According to an eyewear industry research organization, 73% of all drivers in the United States require some amount of vision correction to drive safely. Yet for autonomous vehicles—the anticipated future of personal transportation— that number is currently stuck at 100%. This article will build the case for using a depth camera to provide the missing data that lidar is not capable of providing.
From an article by David Chen, co-founder and chief technical officer of Orbbec (Troy, MI, USA; www.orbbec3d.com) in Vision Systems Design.
Despite all their advanced technology, autonomous vehicles (AVs), in some important ways, are driving blind. LiDAR (Light Detection and Ranging), a method in which invisible pulsed laser light is bounced off objects to determine their range, receives a lot of attention as an enabling technology for AVs. While not entirely new, LiDAR is considered by many to be pivotal to the practical realization of self-driving cars.
LiDAR provides simultaneous localization and mapping (SLAM ) capability, solving the seemingly impossible challenge of mapping an unknown environment, and the vehicle’s place within it, in near real time, even as the vehicle moves at high speeds. With SLAM, AVs will have the long-distance information they need to operate. But, there are other challenges to overcome.
Although LiDAR is effective at detecting objects up to several hundred meters away, close-up object identification at distances of just a few meters is nearly impossible. When microseconds count before a collision, LiDAR cannot tell if the object about to be struck is a person or a trash can. Furthermore, LiDAR has security vulnerabilities yet to be countered, including the potential for attacks by lasers that can fool LiDAR systems into thinking objects are closer or farther than they appear.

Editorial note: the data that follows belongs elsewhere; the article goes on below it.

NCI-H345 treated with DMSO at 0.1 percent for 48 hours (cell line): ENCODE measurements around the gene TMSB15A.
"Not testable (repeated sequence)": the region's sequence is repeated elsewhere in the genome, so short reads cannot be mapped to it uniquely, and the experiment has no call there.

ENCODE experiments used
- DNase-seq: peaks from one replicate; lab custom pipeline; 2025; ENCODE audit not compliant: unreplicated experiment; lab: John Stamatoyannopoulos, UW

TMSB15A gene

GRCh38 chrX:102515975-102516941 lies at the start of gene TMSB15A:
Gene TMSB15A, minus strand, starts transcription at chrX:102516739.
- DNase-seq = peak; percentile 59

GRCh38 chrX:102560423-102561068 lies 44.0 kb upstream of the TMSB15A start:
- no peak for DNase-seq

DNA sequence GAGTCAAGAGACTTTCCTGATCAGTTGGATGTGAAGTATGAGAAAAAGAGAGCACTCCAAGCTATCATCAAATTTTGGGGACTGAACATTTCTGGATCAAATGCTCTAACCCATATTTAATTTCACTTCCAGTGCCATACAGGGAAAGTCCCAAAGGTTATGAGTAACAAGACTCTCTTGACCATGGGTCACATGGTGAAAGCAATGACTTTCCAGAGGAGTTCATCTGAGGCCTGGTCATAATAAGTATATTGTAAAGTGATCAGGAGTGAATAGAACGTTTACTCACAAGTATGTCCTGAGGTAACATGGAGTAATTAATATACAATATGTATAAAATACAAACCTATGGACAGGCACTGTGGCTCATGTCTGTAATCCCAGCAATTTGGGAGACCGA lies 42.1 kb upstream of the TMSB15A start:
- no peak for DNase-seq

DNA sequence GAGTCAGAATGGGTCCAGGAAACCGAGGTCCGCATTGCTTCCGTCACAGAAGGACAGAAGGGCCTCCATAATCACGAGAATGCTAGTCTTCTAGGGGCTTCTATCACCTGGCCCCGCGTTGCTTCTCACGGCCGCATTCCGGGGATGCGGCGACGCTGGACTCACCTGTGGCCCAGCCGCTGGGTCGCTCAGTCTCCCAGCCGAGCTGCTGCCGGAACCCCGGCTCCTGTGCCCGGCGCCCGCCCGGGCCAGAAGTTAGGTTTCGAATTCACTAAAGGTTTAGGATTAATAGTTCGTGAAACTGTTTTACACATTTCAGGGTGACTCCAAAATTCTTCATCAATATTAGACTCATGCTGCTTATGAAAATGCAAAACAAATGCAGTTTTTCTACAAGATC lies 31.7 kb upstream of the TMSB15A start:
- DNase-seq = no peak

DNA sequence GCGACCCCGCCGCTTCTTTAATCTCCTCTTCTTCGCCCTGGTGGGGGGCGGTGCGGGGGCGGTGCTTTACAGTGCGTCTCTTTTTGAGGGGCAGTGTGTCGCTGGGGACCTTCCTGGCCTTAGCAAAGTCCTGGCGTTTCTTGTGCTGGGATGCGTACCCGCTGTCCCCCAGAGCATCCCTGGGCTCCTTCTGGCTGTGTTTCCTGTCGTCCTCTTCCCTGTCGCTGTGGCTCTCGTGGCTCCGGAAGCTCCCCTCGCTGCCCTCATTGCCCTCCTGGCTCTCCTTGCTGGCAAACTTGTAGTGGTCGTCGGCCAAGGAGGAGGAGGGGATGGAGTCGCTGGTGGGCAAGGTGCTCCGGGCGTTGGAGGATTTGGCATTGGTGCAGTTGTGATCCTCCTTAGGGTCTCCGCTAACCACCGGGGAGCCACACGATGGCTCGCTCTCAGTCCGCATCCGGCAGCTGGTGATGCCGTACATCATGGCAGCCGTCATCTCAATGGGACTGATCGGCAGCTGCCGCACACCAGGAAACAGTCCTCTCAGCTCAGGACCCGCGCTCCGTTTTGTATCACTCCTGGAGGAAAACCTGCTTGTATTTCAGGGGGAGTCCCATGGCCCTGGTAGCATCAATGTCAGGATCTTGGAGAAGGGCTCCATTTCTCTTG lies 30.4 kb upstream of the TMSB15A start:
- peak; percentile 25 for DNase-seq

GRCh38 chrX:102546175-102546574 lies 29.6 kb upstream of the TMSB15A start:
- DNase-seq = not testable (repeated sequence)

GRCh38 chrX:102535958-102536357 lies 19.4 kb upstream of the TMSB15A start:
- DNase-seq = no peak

Another issue involves activity inside the vehicle, particularly during the interim period before full autonomy is realized. AVs are clever—but not yet clever enough to overcome challenges posed by humans within the vehicle.
For some years to come, drivers will need to be ready to take over the automobile in response to changing conditions or situations. Once AVs reach SAE Level 3 or higher, for example, it will be easy for drivers to take too much for granted; perhaps even fall asleep. Yet with Level 3 systems, the car will sometimes require the driver to reacquire vehicle control. Without a way to detect when drivers are deeply distracted or incapacitated, the risk factor rises dangerously.
Finally, some manufacturers including Tesla and Toyota believe that the cost of LiDAR eliminates it from serious contention. Although this is a valid sticking point, there are scores of LiDAR companies around the world working to make such systems practical from both the engineering and business perspectives.
For the complete article on the need for a depth camera CLICK HERE.
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